|Other names||Danish Port Salut|
|Country of origin||Denmark|
|Source of milk||cow|
|Related media on Wikimedia Commons|
It takes its name from the monastery, Esrom Abbey, where it was produced until 1559. The production of modern-style Esrom cheese was standardized at Statens Forsøgsmejeri in the 1930s. The first large-scale production of the cheese was established at Midtsjællands Herregårdsmejeri in the early 1940s. It was one of the most popular Danish cheeses in the 1960s but then almost disappeated. Production of Esrom cheese has been revived by a number of dairy companies in more recent years.
Esrom a porous cheese, with many small holes throughout, and is slightly elastic and buttery in texture. Commonly used as a table or melting cheese, it is also good in casseroles or sandwiches and is similar to havarti or Saint Paulin. Because of its bold flavour, it goes well with dark beers and red wines. It is slow ripened from a starting culture for a period of 10 to 12 weeks, then cured in rectangular moulds. It has a waxy yellow-brown rind.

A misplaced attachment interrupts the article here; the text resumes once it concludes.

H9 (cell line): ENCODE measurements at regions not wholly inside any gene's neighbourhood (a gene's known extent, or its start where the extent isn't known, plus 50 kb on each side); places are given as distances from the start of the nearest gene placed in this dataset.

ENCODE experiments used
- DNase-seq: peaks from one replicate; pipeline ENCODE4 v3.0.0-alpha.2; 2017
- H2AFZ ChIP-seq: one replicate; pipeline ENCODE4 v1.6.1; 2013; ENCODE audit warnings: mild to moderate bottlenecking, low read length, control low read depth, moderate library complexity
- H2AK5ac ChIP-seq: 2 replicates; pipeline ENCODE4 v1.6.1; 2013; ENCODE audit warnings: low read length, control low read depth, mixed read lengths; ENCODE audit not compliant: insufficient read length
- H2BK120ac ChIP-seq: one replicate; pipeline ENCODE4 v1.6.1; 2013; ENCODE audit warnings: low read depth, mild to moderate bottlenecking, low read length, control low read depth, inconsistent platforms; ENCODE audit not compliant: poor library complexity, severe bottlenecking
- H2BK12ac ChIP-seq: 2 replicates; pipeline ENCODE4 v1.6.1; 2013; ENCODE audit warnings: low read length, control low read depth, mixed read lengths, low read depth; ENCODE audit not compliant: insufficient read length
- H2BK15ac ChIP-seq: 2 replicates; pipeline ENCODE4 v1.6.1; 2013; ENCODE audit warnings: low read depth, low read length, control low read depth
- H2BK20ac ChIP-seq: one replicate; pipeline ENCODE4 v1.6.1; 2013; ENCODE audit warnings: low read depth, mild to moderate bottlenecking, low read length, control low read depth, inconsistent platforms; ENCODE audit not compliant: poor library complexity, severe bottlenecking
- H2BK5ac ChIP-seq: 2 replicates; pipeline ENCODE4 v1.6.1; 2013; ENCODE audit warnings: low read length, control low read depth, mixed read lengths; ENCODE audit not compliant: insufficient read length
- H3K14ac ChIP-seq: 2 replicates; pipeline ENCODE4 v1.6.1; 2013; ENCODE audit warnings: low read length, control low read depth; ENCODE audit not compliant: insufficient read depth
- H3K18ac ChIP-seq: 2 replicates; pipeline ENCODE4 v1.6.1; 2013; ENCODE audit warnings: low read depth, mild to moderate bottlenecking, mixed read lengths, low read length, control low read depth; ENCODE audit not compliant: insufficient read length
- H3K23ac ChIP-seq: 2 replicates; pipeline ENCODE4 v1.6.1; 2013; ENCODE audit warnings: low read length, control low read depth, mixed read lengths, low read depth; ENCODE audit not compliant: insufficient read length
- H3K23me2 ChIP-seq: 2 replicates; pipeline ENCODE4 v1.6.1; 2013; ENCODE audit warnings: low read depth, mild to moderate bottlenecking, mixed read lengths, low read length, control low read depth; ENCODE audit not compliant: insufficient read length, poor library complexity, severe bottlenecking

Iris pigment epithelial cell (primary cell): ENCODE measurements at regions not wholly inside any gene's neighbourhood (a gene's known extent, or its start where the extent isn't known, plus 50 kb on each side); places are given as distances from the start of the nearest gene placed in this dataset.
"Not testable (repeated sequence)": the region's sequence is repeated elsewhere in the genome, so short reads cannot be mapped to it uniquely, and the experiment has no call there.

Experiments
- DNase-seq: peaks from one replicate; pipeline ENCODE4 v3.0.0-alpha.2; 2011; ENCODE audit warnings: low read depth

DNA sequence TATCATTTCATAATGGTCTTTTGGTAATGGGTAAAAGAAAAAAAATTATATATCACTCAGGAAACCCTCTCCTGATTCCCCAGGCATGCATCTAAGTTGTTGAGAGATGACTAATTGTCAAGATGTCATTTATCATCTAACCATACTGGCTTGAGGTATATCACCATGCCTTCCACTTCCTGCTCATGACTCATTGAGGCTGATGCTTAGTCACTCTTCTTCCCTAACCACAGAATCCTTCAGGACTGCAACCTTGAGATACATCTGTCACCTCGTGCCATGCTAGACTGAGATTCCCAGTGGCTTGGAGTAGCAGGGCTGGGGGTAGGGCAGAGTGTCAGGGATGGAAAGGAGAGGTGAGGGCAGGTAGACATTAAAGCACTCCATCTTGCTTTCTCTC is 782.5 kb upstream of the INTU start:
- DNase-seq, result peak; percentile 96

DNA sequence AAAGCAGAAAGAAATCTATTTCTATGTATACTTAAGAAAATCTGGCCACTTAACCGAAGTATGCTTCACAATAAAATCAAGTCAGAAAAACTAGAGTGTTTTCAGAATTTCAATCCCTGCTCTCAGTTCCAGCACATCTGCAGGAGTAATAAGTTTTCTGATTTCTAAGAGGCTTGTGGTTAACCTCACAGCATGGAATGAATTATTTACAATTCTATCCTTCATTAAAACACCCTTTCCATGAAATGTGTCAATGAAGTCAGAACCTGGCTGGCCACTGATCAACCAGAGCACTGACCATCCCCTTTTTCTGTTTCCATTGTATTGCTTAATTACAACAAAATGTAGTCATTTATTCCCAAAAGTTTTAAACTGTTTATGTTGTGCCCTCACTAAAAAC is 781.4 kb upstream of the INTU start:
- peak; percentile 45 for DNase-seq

Esrom and Danablu are the only two Danish cheeses that are PGI-marked by the EU, meaning that they may only be produced in Denmark from Danish milk and at approved dairies that produce the cheeses according to the specifications laid down.
- "Esrom". danskebgboste.dk (in Danish). Retrieved 26 July 2018.